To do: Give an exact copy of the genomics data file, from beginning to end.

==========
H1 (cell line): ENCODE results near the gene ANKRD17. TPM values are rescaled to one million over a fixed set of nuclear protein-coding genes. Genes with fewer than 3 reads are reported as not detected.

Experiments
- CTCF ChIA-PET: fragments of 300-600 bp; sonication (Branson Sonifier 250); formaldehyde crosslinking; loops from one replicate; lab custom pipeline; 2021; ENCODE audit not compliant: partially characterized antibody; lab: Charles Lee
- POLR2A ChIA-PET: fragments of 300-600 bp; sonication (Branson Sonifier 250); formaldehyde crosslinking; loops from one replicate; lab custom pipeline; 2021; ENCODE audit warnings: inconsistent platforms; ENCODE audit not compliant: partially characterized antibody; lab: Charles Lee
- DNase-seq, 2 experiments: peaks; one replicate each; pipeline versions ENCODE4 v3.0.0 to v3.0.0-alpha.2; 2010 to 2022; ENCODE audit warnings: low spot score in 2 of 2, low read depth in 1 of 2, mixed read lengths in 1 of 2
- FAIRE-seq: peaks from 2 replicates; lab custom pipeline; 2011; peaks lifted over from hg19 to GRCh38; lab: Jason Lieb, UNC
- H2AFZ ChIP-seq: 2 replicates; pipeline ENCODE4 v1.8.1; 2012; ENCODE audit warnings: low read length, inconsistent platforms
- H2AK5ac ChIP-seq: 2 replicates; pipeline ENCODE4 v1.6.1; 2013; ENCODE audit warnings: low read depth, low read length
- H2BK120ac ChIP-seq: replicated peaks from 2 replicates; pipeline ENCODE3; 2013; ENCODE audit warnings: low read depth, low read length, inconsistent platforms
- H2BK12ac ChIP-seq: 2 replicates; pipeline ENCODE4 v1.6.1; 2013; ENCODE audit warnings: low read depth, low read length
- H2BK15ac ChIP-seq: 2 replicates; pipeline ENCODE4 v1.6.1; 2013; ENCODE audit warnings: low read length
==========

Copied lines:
H1 (cell line): ENCODE results near the gene ANKRD17. TPM values are rescaled to one million over a fixed set of nuclear protein-coding genes. Genes with fewer than 3 reads are reported as not detected.

Experiments
- CTCF ChIA-PET: fragments of 300-600 bp; sonication (Branson Sonifier 250); formaldehyde crosslinking; loops from one replicate; lab custom pipeline; 2021; ENCODE audit not compliant: partially characterized antibody; lab: Charles Lee
- POLR2A ChIA-PET: fragments of 300-600 bp; sonication (Branson Sonifier 250); formaldehyde crosslinking; loops from one replicate; lab custom pipeline; 2021; ENCODE audit warnings: inconsistent platforms; ENCODE audit not compliant: partially characterized antibody; lab: Charles Lee
- DNase-seq, 2 experiments: peaks; one replicate each; pipeline versions ENCODE4 v3.0.0 to v3.0.0-alpha.2; 2010 to 2022; ENCODE audit warnings: low spot score in 2 of 2, low read depth in 1 of 2, mixed read lengths in 1 of 2
- FAIRE-seq: peaks from 2 replicates; lab custom pipeline; 2011; peaks lifted over from hg19 to GRCh38; lab: Jason Lieb, UNC
- H2AFZ ChIP-seq: 2 replicates; pipeline ENCODE4 v1.8.1; 2012; ENCODE audit warnings: low read length, inconsistent platforms
- H2AK5ac ChIP-seq: 2 replicates; pipeline ENCODE4 v1.6.1; 2013; ENCODE audit warnings: low read depth, low read length
- H2BK120ac ChIP-seq: replicated peaks from 2 replicates; pipeline ENCODE3; 2013; ENCODE audit warnings: low read depth, low read length, inconsistent platforms
- H2BK12ac ChIP-seq: 2 replicates; pipeline ENCODE4 v1.6.1; 2013; ENCODE audit warnings: low read depth, low read length
- H2BK15ac ChIP-seq: 2 replicates; pipeline ENCODE4 v1.6.1; 2013; ENCODE audit warnings: low read length